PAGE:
Hosting my friends at the Arkansas Farm Bureau today on the blog. Social Media and Public Relations Specialist Mollie Dykes shares some thoughts on Arkansas farming and sustainability. It really does matter on every front and in every industry!
What I love most about what she shares is to push us to ask the questions and not assume; be educated and not just gain our knowledge from what other people are saying. Heck ask the farmer… and in this state, you can!
You might recall the smiling farmers in overalls from books you read as a child, or you may be familiar with commodity reports on the evening news, illustrated with sweeping video of combines crawling across sunlit fields. Perhaps you’ve only heard about farming through confusing and unscientific coverage of issues like GMOs or herbicides on “health” blogs or talk shows.
As you might expect, the story of farming (and farmers) is much richer and more complicated than what is often portrayed through the media. Consequently, a better, more complete telling of the “farming story” could go a long way to clearing up misunderstandings and calming fears related to health and environmental issues in agriculture. Indeed, we could transform hyperbole and heated debate into a reasonable discussion simply by sharing the real-world experiences of farmers and agriculture experts and focusing attention on facts and solid science.
Farming is not only a job; it’s a lifestyle and a mission. It’s an American tradition practiced by a relative few who love what they do and take seriously the responsibility they have to help feed the world. They must deal with economic ups and downs and cope with complications beyond their control, such as weather extremes, insects and disease, government bureaucracies and selling products to constantly changing foreign markets. Contrary to some stereotypes, they must adjust to change quickly and stay on top of the latest technology and science (in many cases far more so than the average consumer or businessperson).
Like most of you, farmers care deeply about their families, their animals, their health, and the health of our planet. It’s for this reason that recent controversies surrounding farming are so troubling. Farmers have a vested interest in producing safe and healthy products for consumption, because their families consume what they grow and raise. They have a deep and passionate love for the earth and animals, because these things are the foundations of their livelihood.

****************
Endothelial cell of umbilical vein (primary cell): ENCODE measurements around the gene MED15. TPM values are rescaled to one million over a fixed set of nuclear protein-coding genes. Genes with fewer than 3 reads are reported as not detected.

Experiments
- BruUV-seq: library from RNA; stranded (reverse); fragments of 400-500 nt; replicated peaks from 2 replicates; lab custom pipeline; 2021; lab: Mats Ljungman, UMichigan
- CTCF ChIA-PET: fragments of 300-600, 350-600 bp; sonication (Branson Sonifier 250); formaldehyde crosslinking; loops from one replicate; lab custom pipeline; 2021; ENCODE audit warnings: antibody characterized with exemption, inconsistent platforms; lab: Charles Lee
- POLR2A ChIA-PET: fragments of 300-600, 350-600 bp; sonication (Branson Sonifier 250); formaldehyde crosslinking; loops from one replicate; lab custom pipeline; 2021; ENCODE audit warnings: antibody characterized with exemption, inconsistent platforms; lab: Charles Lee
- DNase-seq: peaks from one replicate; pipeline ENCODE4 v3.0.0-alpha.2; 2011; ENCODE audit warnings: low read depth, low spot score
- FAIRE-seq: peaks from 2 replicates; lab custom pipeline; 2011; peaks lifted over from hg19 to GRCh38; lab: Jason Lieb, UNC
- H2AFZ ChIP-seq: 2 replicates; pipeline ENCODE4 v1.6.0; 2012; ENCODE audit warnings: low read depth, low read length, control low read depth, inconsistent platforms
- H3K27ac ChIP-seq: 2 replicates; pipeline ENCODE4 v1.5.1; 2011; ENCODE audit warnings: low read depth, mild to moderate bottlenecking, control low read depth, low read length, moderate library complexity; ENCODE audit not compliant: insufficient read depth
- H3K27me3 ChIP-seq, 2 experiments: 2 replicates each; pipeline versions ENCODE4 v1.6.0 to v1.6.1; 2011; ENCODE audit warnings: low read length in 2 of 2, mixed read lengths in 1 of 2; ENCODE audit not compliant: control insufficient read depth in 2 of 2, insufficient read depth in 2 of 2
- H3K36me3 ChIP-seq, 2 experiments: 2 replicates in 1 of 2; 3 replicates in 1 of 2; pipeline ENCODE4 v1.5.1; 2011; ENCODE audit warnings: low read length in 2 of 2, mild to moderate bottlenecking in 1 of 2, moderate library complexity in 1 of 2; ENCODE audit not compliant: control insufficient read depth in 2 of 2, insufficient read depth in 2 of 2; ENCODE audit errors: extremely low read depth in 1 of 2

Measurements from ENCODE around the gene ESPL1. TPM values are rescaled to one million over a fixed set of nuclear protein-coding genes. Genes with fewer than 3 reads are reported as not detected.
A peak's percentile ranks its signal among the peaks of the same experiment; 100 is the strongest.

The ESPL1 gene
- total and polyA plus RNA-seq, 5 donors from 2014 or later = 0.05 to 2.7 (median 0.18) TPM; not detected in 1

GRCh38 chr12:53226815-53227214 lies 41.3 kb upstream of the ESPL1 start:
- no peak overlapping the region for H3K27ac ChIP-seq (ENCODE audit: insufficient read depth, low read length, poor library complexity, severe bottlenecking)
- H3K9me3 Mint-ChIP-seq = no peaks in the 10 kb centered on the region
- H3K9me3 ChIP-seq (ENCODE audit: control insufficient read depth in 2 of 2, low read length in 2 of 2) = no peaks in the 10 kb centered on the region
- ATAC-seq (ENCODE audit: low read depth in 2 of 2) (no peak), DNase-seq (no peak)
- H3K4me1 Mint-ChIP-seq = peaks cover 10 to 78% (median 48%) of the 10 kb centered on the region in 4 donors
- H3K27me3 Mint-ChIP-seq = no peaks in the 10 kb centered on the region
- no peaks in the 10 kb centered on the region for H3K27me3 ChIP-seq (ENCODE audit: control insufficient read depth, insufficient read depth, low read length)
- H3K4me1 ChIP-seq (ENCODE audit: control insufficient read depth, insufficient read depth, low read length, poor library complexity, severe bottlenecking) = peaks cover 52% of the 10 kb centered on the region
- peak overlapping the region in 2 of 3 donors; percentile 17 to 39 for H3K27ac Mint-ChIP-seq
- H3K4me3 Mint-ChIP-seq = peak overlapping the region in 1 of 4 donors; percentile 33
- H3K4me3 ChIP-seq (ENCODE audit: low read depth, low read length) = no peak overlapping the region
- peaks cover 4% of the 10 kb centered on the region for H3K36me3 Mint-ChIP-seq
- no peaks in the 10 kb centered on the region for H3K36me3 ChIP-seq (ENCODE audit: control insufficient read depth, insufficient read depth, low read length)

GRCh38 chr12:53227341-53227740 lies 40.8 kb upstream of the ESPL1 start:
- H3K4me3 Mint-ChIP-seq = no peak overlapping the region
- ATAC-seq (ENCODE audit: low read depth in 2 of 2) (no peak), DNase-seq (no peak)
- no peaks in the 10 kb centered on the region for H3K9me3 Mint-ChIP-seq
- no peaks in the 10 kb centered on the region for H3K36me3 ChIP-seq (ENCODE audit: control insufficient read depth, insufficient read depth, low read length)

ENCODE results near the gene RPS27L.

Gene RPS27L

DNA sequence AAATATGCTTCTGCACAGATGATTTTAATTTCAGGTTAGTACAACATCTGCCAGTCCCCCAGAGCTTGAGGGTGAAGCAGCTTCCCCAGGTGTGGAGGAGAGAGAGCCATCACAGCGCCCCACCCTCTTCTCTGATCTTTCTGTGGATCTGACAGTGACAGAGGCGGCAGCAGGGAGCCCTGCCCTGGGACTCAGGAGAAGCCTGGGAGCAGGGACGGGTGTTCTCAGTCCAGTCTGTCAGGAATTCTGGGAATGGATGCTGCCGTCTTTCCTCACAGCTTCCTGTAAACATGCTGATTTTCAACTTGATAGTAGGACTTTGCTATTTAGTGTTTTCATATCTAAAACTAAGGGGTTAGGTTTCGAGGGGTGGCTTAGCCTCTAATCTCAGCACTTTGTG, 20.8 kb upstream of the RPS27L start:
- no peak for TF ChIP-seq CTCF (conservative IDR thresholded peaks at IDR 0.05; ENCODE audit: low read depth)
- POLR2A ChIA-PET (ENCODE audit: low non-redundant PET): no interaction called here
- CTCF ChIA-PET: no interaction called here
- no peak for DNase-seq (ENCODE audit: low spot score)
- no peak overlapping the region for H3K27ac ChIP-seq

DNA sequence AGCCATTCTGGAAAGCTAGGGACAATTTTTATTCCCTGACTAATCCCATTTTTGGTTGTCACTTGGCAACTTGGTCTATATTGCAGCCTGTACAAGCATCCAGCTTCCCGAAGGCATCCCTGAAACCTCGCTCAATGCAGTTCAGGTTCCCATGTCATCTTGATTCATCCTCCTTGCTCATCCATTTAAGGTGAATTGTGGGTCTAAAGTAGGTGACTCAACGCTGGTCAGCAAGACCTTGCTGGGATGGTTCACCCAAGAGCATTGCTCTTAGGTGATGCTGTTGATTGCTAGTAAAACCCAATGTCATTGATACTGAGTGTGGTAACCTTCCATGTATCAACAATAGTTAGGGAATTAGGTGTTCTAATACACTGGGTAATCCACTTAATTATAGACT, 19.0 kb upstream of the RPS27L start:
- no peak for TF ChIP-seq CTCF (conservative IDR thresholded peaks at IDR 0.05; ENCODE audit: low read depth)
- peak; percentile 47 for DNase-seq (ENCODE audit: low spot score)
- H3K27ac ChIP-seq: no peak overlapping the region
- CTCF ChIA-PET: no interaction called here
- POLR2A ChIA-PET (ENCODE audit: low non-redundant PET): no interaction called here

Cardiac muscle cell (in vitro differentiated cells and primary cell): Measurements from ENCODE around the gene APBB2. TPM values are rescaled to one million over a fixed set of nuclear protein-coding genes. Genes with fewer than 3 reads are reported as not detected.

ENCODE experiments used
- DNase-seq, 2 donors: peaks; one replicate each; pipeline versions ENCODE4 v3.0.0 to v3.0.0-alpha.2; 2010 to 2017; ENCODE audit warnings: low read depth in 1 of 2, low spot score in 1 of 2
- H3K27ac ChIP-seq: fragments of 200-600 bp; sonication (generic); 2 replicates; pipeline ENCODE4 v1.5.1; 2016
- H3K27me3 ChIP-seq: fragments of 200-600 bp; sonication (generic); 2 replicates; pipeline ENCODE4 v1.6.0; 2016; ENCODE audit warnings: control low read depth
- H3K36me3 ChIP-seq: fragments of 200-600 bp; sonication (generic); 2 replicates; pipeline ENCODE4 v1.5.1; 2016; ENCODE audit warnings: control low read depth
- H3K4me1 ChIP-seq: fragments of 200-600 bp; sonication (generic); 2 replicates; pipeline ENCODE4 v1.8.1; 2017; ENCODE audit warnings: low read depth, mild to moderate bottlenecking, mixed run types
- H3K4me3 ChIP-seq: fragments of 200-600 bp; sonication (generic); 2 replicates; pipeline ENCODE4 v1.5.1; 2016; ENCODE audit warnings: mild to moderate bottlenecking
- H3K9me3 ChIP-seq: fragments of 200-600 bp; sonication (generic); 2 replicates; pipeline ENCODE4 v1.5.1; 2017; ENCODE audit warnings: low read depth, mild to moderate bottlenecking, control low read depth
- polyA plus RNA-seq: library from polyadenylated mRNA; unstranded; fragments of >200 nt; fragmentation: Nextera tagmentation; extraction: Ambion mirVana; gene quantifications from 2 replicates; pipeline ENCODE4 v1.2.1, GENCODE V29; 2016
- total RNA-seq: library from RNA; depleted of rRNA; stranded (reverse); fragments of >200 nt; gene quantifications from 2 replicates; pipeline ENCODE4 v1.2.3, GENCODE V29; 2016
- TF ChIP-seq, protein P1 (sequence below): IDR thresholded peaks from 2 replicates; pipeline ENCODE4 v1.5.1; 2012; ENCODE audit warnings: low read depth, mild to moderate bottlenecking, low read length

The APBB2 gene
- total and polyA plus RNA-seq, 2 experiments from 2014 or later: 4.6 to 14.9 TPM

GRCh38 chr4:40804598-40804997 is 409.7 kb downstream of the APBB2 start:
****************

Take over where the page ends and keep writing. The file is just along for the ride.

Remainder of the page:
If you hear about farming directly from the farmers and if you learn about the science of agriculture from those who study it and practice it, you will begin to see the bigger farming picture in Arkansas and America. You will understand that there is always more to a story – and more sides to an issue – than is commonly portrayed or discussed in the public sphere. That is why our Arkansas Farm Bureau summer Officers and Leaders conference was developed around the theme “Be Vocal.” We wanted our members and leaders to understand that they must tell their stories and share their thoughts on farming and farming issues with farming friends and neighbors and, frankly, with anyone who will listen. We believe that this type of sharing and an open dialogue about how and why our food is grown is critically important to the future of our industry.
The simple fact of the matter is that there is a lot of misinformation out there and there is very little of the “real story” of agriculture reaching consumers. For example, some people have a tendency to lump farming into a “big business” category because they’ve heard rhetoric about “factory farms” and “corporate agriculture.” While there are certainly a number of large companies active in the agricultural sphere, it is the family farmer and the small farmer who dominate, particularly in Arkansas. Statistics show that more than 95 percent of Arkansas farms are family farms, not corporate farms, according to USDA data.
The findings of two major, national surveys about how our food is grown were released a few years ago through “The Food Dialogues,” a town hall-style discussion presented by U.S. Farmers & Ranchers Alliance (USFRA). Those opinion surveys of both farmers and the general public showed that, overwhelmingly, farmers and ranchers “share the same values as consumers on issues related to environmental stewardship and animal care.” In addition, the surveys revealed that 72 percent of consumers “know nothing or very little about farming or ranching,” but that 70 percent say purchase decisions “are affected by how food is grown and raised.” In short, people care a great deal about where their food comes from, but they know almost nothing about it. We want people to know where their food comes from and we want them to know the farmers and ranchers – the good people and families – who provide the food. We want consumers to be educated and we want everyone to understand all sides of the issues, and the only way for any of this to happen is for farmers to share their stories and say their piece.
This is why we continue to push our Arkansas farmers, agricultural researchers and experts, and anyone who makes their living in a field related to agriculture to stand up and “be vocal.” It is also why I’m asking all of the rest of you to take a moment and listen to what they have to say. Simply put, if you want to know more about your food and the sustainability practices used to produce it, ask an expert: ask a farmer or rancher.
This post is part of the #NWArkCares series by the
Northwest Arkansas Bloggers group. To view other posts, visit the Northwest
Arkansas Bloggers Pinterest Board or follow #NWArkCares through social media.
ARKANSAS FARM BUREAU
The Voice of Agriculture, informing consumers about the food production
provided by Arkansas’ farmers and ranchers. We work to achieve
educational improvement, economic opportunity, social advancement and
promote national well-being.